English classes for more opportunity


Throughout March and April this year, 11 students from West Papua immersed themselves in Australian culture as part of the Australian Papuan Cultural Exchange Program. Through this  program, the students, aged between 18–25, are able to build-up their English language skills, giving them more opportunities back home.

The idea originally sparked within All Saints Floreat Uniting Church after a visit to The Evangelical Christian Church in the Land of Papua (GKI di TP), a partner church of the Uniting Church in  Australia. In its third season since 2010, this year the program was run with the assistance of many Uniting Church congregations across WA, including Scarborough, Trinity North, North  Midlands and Foothills St Martins. From teachers and conversation partners to host families and bus drivers, this program is no easy feat to pull off – but its rewards are immeasurable.

Whilst in Australia, the students lived with host families in Perth, spending their days learning English in a classroom held at the Floreat church. It’s not all hard work though, as they also spent  time exploring some of the city’s attractions, as well as heading south to Busselton and north to Coorow for some fun and time-out.

Students from the Australian Papuan Cultural Exchange visiting Trinity North Uniting Church.

Students from the Australian Papuan Cultural Exchange visiting Trinity North Uniting Church.

Lee-Anne Burnett, co-ordinator of the program said that one  of the biggest ways the church can share in its partnership with GKI di TP is to help people build their English skills. This can have  numerous benefits, including professionally, as well as when applying to aid organisations to help with funding for local community services.

“Increased English competence increases their prospect of getting jobs in government and increases their empowerment to make change,” said Lee-Anne.

Students taking part in the program are already enrolled in English courses back home, on top of their other studies. The idea for travelling to Australia to learn the language, rather than  sending teachers to Papua, is so that the students are completely immersed in English for that time and so are not tempted to speak Indonesian – their country’s official language.

“They didn’t  speak Indonesian at all for three months and their English improved really quickly,” said Lee-Anne.

For the volunteers involved, taking part in the program is a rewarding experience. Over the program, host families open up their homes to students, who quickly become just like part of the family – in some cases, calling their hosts ‘mum’ and ‘dad’. Alf Haines hosted a student in his home for the duration of the course, and a second student for part of the course. Having previously  hosted students as part of other projects, Alf knew that it would be a rewarding experience. He talks fondly of driving a group from the class up to Coorow for the weekend, as they broke out in  song in the car.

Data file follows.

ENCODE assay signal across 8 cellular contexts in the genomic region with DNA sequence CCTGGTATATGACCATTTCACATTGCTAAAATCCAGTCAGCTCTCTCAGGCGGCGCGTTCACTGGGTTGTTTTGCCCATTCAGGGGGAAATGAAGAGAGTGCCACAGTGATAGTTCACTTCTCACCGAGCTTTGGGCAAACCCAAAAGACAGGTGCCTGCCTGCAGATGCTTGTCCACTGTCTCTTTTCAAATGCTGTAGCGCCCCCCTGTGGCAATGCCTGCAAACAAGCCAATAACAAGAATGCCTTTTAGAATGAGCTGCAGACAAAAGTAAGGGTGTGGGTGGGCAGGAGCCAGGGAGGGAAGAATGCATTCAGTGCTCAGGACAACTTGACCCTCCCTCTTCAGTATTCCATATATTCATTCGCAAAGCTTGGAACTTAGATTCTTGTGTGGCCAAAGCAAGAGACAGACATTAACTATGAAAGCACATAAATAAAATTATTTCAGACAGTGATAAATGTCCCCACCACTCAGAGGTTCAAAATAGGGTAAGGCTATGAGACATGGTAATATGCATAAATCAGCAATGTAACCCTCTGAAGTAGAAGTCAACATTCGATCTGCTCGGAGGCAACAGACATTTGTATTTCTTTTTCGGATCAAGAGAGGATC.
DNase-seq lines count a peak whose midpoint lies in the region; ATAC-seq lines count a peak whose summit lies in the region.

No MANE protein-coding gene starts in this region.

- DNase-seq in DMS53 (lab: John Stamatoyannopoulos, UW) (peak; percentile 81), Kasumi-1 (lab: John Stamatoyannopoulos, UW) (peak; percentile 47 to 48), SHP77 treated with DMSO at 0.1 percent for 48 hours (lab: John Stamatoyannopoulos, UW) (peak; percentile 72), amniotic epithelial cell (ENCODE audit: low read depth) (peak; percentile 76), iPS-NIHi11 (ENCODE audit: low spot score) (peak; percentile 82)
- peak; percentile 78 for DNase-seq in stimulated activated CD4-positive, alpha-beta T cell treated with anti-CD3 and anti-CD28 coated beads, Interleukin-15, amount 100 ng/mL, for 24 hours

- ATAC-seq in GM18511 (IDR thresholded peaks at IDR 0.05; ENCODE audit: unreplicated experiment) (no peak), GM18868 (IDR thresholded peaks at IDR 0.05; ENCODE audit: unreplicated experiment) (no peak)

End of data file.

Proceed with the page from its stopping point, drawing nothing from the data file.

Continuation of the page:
“The music just oozes out of them,” he said. “It was mainly spiritual songs they were singing. The rhythm and their faces – it was absolutely beautiful the way it happened.”

Many people contributed to the program this year, and their efforts have not been overlooked by the grateful students. Anike Nap is studying medicine in Jayapura, West Papua, and took part  in the course this year to help further her studies. She said that the course has vastly improved her English skills.

The students took some time out to visit the Sculptures by the Sea Exhibition at Cottesloe Beach.

The students took some time out to visit the Sculptures by the Sea Exhibition at Cottesloe Beach.

“When I first came here it was easy to hear people talk and understand what they talk, but hard to answer. So it’s nice, now I can hear people talking and I can think and I can answer,” said  Anike. “I need to know more English because I will need to use our text books in English. English will give me a great opportunity to get a scholarship and study in a different country.”

Anike hopes to one day study her specialist degree as a paediatrician in Australia so that, once qualified, she can use those skills back home.

“In Papua I find there are not many specialists,” she said. “In the small villages we don’t have doctors or nurses because it’s hard to reach the villages. Sometimes you can find that people die on  the way to hospital because it’s hard to reach the hospital.

“I think if I study English it will help me with my education and I can go back to Papua and I can work for my people.”

Heather Dowling

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